“Then what do you need me for, if you’re so certain?” the mage asked, pushing the palms of his hands against his eyes. Even the floral pattern of the bedsheets was making him nauseated, and the soft blue and white pattern in the carpeting wasn’t doing him any favors either. He needed coffee, and food, and water, and not necessarily in that order.
“Well,” said Cullen quietly, “you’re a mage.”
“I’m not going to babysit her, Cullen. She’s a grown woman. And anyway, isn’t that more your territory?”
“I was hoping… maybe… you could teach her?”
The words took Dorian aback and for the first time that morning - afternoon - he sat up straight. “Indeed.”
Dorian nursed his throbbing headache a bit with a mug of coffee and a shower, and went to find Eleanor, but she was not in the house. Swiffer seemed to want to point the mage in the right direction, and when Dorian walked past, the cat pawed at the screen door as if to say, “This way.” Smiling despite himself, Pavus pushed open the door and let the kitten out onto the porch, Swiffer then bounding away and around the side of the house. Dorian, for lack of any other insight, dutifully followed.
He and Swiffer found Eleanor sitting, just sitting on the furthest reaches of the lawn. She was barefoot, wearing a soft blue cotton dress. Her hands were in her lap, and her head was bowed down, brown hair covering her face. A bit dramatic, Dorian thought. It’s not like her life was over. Why, he’d been a mage for nearly forty years and he was doing just fine. He approached her slowly, dry grass crunching beneath his boots.
“Cheer up, Ellie. It’s not the end of the world. And I would know - I’ve seen the end of the world.”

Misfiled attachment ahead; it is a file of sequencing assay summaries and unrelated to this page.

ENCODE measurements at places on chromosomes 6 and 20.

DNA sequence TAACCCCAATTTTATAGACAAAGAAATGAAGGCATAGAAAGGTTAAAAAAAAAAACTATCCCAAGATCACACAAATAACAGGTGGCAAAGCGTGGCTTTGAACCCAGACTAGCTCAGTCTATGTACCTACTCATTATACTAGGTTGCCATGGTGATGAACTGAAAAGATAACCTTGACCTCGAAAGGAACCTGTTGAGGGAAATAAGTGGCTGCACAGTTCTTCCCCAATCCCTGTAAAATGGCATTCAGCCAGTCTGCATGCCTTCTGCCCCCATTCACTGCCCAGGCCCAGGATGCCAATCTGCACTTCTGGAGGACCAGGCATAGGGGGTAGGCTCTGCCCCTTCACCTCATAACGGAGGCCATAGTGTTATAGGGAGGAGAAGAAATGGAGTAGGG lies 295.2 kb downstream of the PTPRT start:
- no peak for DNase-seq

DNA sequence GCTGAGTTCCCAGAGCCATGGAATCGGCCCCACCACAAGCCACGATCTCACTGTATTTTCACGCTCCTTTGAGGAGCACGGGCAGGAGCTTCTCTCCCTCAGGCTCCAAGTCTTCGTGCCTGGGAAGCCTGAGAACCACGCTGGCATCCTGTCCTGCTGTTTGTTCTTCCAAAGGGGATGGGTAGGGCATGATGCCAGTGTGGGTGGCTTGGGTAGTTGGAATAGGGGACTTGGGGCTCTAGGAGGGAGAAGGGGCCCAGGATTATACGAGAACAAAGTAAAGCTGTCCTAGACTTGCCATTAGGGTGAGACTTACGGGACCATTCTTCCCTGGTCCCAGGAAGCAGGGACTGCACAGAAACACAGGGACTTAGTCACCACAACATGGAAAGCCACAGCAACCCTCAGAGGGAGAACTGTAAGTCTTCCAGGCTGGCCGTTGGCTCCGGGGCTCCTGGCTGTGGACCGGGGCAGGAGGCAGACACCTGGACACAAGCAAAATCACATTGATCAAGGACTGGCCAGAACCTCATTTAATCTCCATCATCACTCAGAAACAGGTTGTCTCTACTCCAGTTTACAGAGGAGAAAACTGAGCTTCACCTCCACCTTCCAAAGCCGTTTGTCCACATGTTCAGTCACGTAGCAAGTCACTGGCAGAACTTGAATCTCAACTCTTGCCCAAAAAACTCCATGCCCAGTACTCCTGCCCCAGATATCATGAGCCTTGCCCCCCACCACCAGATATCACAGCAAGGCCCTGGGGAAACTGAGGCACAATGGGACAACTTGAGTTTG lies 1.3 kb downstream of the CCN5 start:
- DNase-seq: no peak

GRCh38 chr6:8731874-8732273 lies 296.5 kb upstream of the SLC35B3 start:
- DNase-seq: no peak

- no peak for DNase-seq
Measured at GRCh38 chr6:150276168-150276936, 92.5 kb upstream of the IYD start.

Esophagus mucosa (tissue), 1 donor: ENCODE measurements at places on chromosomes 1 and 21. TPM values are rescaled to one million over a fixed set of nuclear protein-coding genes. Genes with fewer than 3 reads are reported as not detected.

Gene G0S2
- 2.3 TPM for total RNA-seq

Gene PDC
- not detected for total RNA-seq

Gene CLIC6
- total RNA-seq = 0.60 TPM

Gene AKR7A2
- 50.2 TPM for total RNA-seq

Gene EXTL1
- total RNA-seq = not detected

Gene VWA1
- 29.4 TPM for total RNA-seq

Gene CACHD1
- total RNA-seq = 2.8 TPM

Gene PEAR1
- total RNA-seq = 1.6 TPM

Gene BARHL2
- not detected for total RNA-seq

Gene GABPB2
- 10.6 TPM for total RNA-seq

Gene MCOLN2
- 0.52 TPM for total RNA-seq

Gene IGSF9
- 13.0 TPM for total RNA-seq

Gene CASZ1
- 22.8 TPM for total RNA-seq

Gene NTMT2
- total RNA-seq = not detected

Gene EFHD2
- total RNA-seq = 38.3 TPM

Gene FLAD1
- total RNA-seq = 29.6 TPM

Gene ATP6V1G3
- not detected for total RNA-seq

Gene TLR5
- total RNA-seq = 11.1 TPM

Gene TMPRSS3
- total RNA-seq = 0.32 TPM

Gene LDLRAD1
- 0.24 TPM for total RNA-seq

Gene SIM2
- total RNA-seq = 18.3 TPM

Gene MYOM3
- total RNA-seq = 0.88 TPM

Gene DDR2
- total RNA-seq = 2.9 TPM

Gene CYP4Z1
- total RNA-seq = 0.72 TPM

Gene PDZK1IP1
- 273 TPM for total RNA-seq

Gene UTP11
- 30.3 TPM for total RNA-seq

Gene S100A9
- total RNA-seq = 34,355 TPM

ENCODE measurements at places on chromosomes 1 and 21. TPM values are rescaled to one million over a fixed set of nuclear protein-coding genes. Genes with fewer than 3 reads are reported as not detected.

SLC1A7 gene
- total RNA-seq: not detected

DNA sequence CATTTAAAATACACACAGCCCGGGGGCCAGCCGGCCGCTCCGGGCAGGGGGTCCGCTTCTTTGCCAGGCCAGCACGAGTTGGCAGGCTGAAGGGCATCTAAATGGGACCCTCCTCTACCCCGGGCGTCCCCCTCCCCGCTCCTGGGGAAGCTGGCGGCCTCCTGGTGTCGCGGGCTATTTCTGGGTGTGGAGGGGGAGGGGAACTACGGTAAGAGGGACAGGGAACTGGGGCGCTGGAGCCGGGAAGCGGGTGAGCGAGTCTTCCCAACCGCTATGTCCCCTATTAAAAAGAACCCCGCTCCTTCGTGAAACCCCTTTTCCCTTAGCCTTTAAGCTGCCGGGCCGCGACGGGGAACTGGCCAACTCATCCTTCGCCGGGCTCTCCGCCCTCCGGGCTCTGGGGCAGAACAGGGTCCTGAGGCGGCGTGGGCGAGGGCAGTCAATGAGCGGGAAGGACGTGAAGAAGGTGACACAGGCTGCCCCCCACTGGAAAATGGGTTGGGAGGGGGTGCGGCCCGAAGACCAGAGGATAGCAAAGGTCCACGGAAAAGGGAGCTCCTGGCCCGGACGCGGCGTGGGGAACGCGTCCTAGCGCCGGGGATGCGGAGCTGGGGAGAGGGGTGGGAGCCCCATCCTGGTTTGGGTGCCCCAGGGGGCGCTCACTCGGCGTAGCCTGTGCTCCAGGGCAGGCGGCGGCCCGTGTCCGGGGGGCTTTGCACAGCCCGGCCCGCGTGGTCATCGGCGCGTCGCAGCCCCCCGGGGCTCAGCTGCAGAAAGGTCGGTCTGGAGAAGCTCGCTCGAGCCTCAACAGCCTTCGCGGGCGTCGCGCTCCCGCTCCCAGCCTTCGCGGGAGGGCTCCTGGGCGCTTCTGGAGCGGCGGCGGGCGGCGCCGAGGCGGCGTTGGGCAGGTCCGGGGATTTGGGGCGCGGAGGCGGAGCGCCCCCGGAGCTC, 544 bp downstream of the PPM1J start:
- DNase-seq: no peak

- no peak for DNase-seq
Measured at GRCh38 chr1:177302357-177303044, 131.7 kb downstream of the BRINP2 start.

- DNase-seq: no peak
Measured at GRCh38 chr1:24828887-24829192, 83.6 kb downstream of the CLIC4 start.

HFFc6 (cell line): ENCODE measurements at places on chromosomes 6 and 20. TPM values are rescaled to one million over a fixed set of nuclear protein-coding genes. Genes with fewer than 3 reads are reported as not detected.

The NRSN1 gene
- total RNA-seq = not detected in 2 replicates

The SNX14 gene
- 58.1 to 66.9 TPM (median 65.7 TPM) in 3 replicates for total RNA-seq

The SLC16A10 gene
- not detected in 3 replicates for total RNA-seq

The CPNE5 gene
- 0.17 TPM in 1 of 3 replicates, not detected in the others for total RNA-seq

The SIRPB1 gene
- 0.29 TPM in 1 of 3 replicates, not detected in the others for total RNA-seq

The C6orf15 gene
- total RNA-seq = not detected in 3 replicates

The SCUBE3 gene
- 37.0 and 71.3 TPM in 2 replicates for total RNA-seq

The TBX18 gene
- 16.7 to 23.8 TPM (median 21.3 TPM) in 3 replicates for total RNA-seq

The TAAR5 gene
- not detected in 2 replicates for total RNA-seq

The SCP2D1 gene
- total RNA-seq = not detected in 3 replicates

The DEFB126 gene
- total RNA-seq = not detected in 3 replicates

She picked up her head, surveying the land, before fixing her eyes on Dorian. They were red, rimmed with tears. “Dorian,” she said, opening her hands in front of her as though she were presenting the earth to her. The sky above her was a roiling mass of dark clouds. Rain threatened, ozone giving the air a metallic tang. “It’s dead. It’s all dead.”
He looked around and now saw what she saw. The grass was brown and sharp like needles. No wildflowers bloomed; the ones that had sprinkled the grass just days ago lay like broken toys, their petals dead and whipped away by the autumn breezes that swept the flat landscape. The earth itself showed through in patches where even dead things had lost their purchase, and it was bleached and sandy and parched. And then he looked at Eleanor. The grass was sharp, no moisture now to grant it resilience, and it had pricked her skin in a thousand tiny places along her legs and feet like so many infinitesimal tattoos.
He let her cry. He had nothing to say. Her home was dying, dying because of something that came from his home. He could not comfort her, could not wipe her tears away and make it all better. Instead he dropped to his own knees on the brown grass beside her, its sharpness jabbing him even through his clothes, and he took her hands in his. Dorian was not the type to make inspiring speeches. He was not the man you called when you needed to rally the troops. That man was inside, without a hint of understanding about what to do. But he would be remiss to leave Eleanor here, a weeping, bleeding thing, when maybe, just maybe, he could help. He couldn’t fix her home, not directly. But he could help her with what she was becoming.
Through her hands, he sent a spell. The wounds on her legs closed up, leaving only the small rivulets of blood on her skin.
“I don’t… normally do this kind of thing, you see. This isn’t what you would call my speciality.”
“In a word.”
“What do you specialize in?”
“I’m not certain your Cullen would approve.”
Oh, she was clever. “But he sent me out here to teach you.”
Something like a smile flickered on Eleanor’s face, and Dorian managed to catch it before it vanished. “Then teach away."